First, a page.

3 red flags during recruiting process

February 22, 2022

1. Not answering at any stage of the process

Bad companies like to cut communication with potential candidates. It can happen early, after the initial call or even long into other process, so it's even more depressing for the candidate. There might be a lot of reasons why company wouldn't move forward with the candidate, but I feel like there always should an answer. I think it's important to be honest with the candidate, and to make sure that they are not just wasting their time. Given company doesn't want candidate, I would expect them to answer with a no and simple explanation why candidate is not the right fit, so they might have an opportunity to fix their flaws. Keep in mind that this might not be a flaw in your eyes or the recruiter might just be giving you a hollow feedback. If you have feeling like that, usually it's a good time to ask someone how they feel about such a feedback. Again, it's complicated, because if they're close to you, they might be telling half-truths, since they care about you.

Rejecting the candidate can be tricky. Let's say that candidate seems suspicious after initial call. Looks like they might be hiding something, they're vaguely mentioning their experience. How should recruiter answer this? "I am sorry, but we would like to thank you, because there are doubts that you're not honest with us"? Some of the answers might backfire, but I think it's important to be honest with the candidate. Imagine candidate going on the Internet and telling their version of the story. Might be ugly.

How to prevent this?

Before applying or scheduling a further interview call (if recruiter was the one that found you), there should be some sort of research done by candidate in this matter. Check sites that collect opinions about companies. Usually most of them are either about recruiting process or about the experience of the employee that recently worked there. Since both of those are tightly related to companies HR department, you can tell whether the company is right fit for you or not. The other option is to find someone that works/worked there and ask them about the company. If you did both of those, you should be able to minimize the risk of such a situation to a minimum.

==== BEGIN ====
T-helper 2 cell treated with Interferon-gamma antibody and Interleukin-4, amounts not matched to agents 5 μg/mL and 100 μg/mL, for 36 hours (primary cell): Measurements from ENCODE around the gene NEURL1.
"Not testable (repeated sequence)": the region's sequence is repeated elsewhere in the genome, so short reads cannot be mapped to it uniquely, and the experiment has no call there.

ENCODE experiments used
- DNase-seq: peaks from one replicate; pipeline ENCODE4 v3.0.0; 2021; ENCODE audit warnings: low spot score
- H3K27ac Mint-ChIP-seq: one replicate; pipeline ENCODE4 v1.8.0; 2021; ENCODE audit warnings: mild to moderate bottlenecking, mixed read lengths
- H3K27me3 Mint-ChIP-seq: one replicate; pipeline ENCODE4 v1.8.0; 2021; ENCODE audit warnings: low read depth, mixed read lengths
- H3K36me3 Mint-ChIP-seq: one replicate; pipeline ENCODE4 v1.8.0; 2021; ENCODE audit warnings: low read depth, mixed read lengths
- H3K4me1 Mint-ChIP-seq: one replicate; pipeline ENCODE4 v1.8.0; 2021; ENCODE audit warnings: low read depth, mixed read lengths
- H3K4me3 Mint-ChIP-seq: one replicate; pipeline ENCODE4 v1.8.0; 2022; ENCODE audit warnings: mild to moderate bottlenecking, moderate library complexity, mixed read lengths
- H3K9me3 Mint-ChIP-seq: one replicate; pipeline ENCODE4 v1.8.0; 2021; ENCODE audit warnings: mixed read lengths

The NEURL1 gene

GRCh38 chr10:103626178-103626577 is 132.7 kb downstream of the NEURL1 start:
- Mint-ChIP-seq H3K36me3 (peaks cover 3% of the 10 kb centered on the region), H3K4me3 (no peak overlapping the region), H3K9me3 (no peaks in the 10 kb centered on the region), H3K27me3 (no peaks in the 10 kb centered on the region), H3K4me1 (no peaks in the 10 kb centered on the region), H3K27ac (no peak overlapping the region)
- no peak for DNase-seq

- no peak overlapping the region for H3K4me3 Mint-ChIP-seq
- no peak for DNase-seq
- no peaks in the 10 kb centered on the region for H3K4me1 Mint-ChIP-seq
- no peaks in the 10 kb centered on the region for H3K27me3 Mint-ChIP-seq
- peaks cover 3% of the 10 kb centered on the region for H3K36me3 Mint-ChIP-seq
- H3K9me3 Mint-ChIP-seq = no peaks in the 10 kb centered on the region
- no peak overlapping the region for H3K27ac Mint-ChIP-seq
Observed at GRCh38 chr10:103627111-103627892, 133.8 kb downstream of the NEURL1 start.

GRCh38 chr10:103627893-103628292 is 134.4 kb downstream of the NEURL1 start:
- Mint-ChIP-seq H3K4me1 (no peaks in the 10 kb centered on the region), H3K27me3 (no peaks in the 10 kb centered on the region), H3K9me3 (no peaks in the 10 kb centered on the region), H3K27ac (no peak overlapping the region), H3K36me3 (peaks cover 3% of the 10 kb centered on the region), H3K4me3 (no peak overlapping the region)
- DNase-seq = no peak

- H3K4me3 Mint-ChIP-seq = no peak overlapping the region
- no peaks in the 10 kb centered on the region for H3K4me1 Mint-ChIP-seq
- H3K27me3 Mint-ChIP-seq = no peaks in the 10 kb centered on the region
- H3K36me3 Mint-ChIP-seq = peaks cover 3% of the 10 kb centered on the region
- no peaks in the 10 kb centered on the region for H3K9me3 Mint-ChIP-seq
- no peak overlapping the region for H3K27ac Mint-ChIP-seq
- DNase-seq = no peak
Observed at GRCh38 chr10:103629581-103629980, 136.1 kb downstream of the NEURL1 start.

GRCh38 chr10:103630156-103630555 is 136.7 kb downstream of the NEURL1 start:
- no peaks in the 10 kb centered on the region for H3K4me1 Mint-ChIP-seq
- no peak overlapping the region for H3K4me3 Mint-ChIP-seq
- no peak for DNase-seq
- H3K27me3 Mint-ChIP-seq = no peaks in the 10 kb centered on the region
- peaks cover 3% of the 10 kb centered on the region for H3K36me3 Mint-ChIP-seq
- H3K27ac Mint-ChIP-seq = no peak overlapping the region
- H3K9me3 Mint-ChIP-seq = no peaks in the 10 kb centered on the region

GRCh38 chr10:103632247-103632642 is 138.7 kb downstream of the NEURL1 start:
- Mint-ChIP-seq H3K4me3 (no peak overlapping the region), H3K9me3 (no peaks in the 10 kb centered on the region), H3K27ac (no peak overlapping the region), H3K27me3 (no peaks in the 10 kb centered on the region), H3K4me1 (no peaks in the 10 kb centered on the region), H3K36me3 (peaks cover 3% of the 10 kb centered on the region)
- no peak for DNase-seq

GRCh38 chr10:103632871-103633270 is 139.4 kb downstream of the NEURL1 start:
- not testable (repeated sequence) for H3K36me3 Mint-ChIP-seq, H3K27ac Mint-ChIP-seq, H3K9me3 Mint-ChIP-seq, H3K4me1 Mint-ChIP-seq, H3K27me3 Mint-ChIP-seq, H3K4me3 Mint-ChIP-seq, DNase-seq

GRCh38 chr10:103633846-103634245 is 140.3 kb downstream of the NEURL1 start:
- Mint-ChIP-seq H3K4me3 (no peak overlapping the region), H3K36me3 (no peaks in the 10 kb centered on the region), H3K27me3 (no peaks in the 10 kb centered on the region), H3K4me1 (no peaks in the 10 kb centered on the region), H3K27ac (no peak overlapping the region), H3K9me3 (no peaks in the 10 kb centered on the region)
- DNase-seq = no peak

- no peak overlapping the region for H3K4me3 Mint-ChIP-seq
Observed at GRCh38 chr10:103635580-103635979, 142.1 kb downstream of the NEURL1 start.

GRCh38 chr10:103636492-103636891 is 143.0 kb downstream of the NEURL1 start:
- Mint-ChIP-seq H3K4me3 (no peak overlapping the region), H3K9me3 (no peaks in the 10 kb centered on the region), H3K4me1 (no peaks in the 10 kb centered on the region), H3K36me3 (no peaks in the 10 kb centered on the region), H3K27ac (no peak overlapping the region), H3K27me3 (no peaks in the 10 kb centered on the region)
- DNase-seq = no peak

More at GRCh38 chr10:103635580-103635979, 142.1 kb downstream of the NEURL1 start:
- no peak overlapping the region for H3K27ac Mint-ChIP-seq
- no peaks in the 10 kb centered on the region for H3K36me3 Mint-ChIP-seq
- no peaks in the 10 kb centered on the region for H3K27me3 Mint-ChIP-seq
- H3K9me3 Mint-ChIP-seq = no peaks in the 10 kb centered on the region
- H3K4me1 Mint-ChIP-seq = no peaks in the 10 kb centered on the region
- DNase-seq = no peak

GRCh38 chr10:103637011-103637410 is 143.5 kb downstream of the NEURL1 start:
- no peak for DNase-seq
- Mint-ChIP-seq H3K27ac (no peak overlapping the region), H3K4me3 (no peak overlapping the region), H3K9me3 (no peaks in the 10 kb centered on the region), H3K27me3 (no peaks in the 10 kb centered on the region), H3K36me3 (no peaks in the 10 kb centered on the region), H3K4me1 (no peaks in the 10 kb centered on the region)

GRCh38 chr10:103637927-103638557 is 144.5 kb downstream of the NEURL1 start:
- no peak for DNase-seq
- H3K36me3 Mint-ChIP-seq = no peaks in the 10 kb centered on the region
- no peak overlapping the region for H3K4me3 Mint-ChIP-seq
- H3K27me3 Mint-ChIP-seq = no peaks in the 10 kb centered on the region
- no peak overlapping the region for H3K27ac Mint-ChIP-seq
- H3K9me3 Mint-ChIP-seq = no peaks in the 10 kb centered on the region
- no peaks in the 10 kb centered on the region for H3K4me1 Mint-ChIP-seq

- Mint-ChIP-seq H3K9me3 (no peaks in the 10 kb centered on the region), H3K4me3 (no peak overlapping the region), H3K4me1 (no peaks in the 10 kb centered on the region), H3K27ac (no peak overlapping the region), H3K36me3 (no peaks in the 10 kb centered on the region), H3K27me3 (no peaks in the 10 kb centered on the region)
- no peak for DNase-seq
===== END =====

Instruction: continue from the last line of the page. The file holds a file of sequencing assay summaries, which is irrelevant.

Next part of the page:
2. Any "surprise" that came out during the process

By surprise, I mean anything that wasn't in the job offer, but it changes its scope in a way that if you knew about it, you would think twice before applying there. It can mean many things, but usually reason for that is simple. There is some aspect of the work that they don't want to disclose publicly. It might be embarrassing, unusual or straight out a lie. Nevertheless, it means that company has presented to you a job offer that differs from reality. Examples:

  1. The job that you applied for was to work at fintech startup (because that what interest you), but in the end recruiter tells you that the project is for completely different industry/niche.
  2. Compensation is different from the job offer that you applied for.
  3. Responsibilities are different from the job offer that you applied for.

How to prevent this?

If you don't have internal information about company (your friend worked there and they can share what's inside), you can't prevent this kind of situation. Unless, you are in a situation in which you have to find a job as fast as possible, you are free to say thanks the company for their effort and apply further or focus on other recruitments. Don't feel obligated to go through the whole process.

3. Long recruitment process

Long, multi-stage recruitment processes with no guarantee. This has changed lately. Some companies have started paying potential employees for their effort during the recruitment process. It's an investment for them, so not every company has money for that. Some of them started more sophisticated actions to "pay" employees for their time, which might feel kinda weird. For example some companies stated that they'll pay X amount to the charity for each day of candidates work during the process. The idea is great in its premise - helping others - but what it has to do with finding a job? I don't see a link.

How to prevent this?

Most companies are transparent about this. Under the responsibilities of a job and what they offer in return text, you can usually find more information about further process. By this info, you can tell how long will it take to go through between each of them. Another option is to just ask on the first screening call. What the next step? How long will it take to you to respond? How can I prepare for the next stage? How long will it take? Don't be afraid to ask, if you are not sure what to expect from the recruiting process. It may also be a feedback for their HR department since they haven't provided this kind of information. If it was important to you, there is big chance that other candidates also had similar questions.

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